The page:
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September 16, 2013 5:30 pm
Only 20 years after its premiere, Arthur Miller’s play is already a period piece. Miller shows two Connecticut men visiting their wives who have been admitted to a state mental hospital suffering from depression, and implicitly compares their conversations to the American national conversation overall: social, political, the whole shebang. Leroy Hamilton (the last Yankee of the title and, in his descent from founding father Alexander Hamilton, the signpost to the symbolism of the play) and his wife Patricia find it too easy to relapse into bickering if they do not actively recall their shared feelings; John Frick and his wife Karen connect much less, held together more by inertia. All, to varying extents, share New England virtues such as doggedness and vices such as repression. But in 2013, even the fractious Fricks are far too harmonious to represent the typical exchanges in contemporary American polity: those resemble more one of the extreme episodes of Jackie Gleason’s 1950s sitcom The Honeymooners.
What remains in Miller’s piece, then, is a 70-minute human drama. In Cathal Cleary’s production, Paul Hickey laudably refuses to be any kind of paragon as Leroy; he is cool towards Frick and often testy with Matilda Ziegler’s Pattie. Andy de la Tour’s Frick moves convincingly from comic ingratiation to embarrassing short temper in the final scene, as Kika Markham’s Karen performs a grotesque yet affecting tap routine, itself a sort of Millerian up-yours to the sentimental affirmations of all too many American dramas at a similar point.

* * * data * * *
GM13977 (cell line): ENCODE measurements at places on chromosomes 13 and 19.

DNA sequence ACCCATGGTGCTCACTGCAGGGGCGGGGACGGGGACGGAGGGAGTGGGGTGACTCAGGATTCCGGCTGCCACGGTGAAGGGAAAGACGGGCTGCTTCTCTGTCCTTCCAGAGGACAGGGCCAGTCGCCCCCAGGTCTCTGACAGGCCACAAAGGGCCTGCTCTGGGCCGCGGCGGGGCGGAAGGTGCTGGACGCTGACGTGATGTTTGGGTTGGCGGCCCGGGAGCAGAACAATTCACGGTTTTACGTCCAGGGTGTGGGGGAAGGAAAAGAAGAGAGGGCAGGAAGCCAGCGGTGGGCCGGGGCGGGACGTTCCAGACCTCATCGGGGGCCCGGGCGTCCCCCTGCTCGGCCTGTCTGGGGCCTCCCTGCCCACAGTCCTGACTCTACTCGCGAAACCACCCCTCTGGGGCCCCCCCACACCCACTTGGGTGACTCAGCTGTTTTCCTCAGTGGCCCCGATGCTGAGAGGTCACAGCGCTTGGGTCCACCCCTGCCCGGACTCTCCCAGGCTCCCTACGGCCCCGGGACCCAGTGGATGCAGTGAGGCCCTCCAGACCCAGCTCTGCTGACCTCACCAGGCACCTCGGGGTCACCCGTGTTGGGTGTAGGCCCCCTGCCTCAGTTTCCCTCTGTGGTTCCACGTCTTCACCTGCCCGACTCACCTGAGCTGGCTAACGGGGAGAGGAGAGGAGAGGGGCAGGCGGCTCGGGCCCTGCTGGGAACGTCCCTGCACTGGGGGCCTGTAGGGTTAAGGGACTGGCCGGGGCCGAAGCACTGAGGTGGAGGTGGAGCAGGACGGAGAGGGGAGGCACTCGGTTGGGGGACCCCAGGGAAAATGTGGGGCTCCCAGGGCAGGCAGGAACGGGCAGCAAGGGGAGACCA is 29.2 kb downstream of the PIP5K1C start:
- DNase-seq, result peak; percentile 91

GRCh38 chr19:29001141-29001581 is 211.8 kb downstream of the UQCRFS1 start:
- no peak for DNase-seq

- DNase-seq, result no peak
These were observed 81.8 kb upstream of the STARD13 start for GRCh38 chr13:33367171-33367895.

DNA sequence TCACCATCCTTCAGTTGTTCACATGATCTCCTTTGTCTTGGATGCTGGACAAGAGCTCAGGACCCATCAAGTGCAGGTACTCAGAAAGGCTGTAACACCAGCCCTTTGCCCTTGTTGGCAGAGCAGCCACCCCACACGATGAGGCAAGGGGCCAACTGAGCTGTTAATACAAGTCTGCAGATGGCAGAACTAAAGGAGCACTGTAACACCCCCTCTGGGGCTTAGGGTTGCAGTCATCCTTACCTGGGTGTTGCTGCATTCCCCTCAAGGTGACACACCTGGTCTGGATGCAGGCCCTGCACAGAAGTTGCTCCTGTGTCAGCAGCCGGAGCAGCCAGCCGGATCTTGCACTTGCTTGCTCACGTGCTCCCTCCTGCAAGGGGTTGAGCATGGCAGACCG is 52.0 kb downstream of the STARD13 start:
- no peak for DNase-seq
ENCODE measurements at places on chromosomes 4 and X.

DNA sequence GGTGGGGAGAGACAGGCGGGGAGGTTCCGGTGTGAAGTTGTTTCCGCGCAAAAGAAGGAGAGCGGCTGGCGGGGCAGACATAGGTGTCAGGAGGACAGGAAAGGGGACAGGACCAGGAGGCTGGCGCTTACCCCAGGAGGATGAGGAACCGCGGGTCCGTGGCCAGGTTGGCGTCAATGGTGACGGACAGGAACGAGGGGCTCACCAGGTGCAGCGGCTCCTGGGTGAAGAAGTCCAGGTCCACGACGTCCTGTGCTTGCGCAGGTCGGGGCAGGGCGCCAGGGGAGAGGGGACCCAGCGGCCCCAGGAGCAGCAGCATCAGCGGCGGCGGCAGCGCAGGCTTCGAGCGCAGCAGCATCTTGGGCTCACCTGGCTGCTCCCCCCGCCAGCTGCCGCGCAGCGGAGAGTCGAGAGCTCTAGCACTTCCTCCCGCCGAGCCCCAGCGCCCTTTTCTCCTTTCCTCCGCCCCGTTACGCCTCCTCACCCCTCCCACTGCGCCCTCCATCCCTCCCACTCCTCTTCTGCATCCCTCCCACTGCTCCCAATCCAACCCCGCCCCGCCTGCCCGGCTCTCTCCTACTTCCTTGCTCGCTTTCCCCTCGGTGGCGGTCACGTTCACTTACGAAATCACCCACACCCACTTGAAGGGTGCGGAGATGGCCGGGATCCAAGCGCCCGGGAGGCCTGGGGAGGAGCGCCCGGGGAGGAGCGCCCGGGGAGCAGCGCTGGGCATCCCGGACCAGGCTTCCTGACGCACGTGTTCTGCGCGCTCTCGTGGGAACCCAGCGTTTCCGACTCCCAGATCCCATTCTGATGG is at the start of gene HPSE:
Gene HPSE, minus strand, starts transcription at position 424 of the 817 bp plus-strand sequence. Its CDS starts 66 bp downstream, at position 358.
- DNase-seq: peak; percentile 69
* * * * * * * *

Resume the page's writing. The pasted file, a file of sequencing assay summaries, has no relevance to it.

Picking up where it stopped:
There are still one or two overtones in the air: since Leroy’s profession is also Miller’s hobby, carpentry, there has been speculation (denied by the author) that the Hamiltons are to some extent a version of Miller and his second wife Marilyn Monroe. And Jamie Vartan’s set design, making us enter (as with the Young Vic production of Hamlet a couple of years ago) through hospital corridors, might suggest that we are either inmates or at least visitors to such a ward ourselves.
Cleary and his cast do a solid job of portraying the characters as far as they go, but there is no longer any rooted sense of connection to a bigger picture beyond the modest dimensions of this particular frame.
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